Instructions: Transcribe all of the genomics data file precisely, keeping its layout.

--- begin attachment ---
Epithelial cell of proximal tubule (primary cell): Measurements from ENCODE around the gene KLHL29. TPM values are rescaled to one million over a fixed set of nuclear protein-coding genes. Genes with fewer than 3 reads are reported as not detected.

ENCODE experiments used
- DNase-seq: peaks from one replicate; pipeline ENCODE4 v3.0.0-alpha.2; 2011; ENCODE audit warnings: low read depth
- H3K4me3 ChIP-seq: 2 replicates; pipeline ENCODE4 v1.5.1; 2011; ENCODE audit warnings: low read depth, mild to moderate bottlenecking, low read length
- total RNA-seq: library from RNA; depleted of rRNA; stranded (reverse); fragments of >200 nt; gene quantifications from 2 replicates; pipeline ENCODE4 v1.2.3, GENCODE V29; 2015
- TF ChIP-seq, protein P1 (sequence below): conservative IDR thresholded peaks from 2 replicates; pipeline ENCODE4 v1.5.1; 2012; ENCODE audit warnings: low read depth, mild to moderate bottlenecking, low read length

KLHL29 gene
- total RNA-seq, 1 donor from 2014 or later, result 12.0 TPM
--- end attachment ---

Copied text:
Epithelial cell of proximal tubule (primary cell): Measurements from ENCODE around the gene KLHL29. TPM values are rescaled to one million over a fixed set of nuclear protein-coding genes. Genes with fewer than 3 reads are reported as not detected.

ENCODE experiments used
- DNase-seq: peaks from one replicate; pipeline ENCODE4 v3.0.0-alpha.2; 2011; ENCODE audit warnings: low read depth
- H3K4me3 ChIP-seq: 2 replicates; pipeline ENCODE4 v1.5.1; 2011; ENCODE audit warnings: low read depth, mild to moderate bottlenecking, low read length
- total RNA-seq: library from RNA; depleted of rRNA; stranded (reverse); fragments of >200 nt; gene quantifications from 2 replicates; pipeline ENCODE4 v1.2.3, GENCODE V29; 2015
- TF ChIP-seq, protein P1 (sequence below): conservative IDR thresholded peaks from 2 replicates; pipeline ENCODE4 v1.5.1; 2012; ENCODE audit warnings: low read depth, mild to moderate bottlenecking, low read length

KLHL29 gene
- total RNA-seq, 1 donor from 2014 or later, result 12.0 TPM